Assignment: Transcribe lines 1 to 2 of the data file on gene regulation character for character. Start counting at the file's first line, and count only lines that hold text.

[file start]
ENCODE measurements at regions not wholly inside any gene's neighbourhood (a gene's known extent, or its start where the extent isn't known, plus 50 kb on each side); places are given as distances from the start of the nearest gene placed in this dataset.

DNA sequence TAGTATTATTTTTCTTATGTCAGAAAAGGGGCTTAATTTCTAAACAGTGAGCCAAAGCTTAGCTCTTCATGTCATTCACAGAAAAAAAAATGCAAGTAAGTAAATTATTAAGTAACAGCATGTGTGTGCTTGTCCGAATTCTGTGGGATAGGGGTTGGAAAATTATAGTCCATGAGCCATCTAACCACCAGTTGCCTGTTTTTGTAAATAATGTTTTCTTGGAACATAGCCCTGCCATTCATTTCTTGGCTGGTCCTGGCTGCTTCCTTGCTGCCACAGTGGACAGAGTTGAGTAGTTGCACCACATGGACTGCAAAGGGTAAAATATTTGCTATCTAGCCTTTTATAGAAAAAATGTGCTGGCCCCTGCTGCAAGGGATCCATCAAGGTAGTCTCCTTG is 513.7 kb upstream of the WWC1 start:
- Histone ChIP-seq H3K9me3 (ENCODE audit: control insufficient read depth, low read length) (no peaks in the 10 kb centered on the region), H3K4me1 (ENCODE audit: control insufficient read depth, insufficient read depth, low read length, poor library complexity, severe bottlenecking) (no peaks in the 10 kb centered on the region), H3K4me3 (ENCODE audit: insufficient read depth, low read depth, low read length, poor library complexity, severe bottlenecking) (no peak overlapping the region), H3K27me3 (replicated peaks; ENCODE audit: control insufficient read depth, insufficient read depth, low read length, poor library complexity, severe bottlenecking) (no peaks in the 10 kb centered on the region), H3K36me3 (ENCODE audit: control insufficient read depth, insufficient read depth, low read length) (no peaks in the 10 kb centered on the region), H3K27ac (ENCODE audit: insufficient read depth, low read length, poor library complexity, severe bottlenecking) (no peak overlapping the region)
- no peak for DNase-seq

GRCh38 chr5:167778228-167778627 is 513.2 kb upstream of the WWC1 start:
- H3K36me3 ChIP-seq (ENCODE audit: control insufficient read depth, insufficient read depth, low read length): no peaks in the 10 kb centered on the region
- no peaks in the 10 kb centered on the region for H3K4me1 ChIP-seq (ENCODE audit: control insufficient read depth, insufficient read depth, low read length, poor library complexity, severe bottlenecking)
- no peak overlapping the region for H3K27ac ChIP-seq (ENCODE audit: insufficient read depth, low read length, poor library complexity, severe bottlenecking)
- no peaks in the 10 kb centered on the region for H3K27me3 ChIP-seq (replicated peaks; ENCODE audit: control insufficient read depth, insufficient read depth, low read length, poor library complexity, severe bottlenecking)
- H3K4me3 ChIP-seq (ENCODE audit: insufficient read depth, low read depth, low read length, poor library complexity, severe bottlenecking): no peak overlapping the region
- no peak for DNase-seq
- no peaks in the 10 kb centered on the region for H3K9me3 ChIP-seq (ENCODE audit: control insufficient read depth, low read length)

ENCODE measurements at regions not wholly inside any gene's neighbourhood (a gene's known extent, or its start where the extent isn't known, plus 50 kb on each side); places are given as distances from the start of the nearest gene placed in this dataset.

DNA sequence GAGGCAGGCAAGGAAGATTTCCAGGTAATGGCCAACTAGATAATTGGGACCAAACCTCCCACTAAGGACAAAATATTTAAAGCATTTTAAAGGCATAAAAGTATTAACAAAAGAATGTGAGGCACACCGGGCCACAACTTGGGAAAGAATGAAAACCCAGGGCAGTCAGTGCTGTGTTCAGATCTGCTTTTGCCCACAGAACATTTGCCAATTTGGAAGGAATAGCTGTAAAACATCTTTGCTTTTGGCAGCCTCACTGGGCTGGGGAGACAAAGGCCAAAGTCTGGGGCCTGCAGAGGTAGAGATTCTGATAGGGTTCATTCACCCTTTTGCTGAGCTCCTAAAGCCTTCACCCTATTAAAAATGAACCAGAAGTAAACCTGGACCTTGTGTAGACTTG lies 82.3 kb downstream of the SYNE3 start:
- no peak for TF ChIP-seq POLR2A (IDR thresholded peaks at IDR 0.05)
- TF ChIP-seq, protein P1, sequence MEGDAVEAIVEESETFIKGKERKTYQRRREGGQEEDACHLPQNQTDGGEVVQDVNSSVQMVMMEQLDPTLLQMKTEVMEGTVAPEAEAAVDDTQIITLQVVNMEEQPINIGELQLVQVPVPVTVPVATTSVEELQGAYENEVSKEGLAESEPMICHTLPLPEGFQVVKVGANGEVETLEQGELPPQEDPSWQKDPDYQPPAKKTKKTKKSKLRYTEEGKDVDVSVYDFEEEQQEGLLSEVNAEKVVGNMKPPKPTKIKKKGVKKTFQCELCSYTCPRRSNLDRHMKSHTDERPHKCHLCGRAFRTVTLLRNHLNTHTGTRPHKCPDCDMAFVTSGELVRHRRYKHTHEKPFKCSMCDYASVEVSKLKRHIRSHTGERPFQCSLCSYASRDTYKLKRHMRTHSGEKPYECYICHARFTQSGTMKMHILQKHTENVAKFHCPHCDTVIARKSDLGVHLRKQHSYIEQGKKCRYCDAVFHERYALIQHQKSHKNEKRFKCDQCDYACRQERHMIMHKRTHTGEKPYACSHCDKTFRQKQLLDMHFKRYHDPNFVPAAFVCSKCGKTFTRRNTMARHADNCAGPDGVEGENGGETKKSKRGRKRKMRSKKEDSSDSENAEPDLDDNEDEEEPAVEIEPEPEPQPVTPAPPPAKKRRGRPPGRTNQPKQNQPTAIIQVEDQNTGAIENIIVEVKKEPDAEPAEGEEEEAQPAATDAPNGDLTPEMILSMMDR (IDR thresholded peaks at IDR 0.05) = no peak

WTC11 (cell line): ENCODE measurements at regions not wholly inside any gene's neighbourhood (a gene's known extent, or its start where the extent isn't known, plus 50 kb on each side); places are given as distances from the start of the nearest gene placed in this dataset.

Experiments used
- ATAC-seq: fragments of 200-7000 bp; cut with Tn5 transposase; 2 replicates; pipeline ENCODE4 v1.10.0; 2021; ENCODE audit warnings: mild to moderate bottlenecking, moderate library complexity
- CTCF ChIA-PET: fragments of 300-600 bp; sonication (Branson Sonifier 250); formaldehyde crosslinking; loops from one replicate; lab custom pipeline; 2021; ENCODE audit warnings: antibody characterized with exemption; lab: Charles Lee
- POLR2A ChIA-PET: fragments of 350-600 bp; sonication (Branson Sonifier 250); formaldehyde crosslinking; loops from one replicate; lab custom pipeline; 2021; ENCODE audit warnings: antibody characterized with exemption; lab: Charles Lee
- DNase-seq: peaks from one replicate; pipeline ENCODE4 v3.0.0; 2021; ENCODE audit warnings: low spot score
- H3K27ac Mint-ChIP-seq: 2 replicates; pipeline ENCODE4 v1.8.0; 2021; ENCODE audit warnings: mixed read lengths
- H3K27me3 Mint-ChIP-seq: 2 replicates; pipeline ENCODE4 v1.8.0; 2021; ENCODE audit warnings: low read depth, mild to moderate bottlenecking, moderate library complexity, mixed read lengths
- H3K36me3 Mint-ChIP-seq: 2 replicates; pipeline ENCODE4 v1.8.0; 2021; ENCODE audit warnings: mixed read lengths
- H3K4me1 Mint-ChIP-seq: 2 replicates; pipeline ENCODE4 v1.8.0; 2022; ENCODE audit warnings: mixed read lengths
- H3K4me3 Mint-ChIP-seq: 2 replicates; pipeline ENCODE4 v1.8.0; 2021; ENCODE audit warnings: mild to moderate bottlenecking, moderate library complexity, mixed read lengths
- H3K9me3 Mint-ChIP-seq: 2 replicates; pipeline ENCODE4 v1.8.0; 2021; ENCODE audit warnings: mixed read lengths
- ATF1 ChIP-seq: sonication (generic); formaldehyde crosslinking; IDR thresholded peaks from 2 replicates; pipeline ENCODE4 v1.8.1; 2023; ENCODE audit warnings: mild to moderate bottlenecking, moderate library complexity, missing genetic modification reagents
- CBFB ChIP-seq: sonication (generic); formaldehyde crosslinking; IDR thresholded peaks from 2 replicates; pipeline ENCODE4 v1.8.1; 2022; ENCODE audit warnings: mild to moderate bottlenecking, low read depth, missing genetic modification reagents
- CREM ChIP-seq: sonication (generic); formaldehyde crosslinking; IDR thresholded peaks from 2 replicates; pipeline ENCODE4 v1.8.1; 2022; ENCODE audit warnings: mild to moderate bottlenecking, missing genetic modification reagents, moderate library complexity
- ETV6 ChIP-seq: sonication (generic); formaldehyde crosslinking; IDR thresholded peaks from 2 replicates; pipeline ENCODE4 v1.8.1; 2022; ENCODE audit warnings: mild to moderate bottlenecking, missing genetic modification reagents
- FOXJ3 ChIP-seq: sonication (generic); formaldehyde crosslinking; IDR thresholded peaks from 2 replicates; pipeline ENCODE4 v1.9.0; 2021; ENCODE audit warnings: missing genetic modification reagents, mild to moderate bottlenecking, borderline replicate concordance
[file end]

ENCODE measurements at regions not wholly inside any gene's neighbourhood (a gene's known extent, or its start where the extent isn't known, plus 50 kb on each side); places are given as distances from the start of the nearest gene placed in this dataset.

DNA sequence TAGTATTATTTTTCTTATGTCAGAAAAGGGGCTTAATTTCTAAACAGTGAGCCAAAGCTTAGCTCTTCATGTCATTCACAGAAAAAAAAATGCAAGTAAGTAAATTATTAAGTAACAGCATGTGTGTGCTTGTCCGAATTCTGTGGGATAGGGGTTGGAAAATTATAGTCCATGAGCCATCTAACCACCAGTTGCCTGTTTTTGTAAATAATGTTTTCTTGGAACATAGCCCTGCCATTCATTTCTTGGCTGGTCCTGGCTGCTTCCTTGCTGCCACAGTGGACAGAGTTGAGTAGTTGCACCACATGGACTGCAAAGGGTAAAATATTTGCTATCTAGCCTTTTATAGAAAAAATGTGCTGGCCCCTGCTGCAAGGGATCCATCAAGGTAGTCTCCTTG is 513.7 kb upstream of the WWC1 start: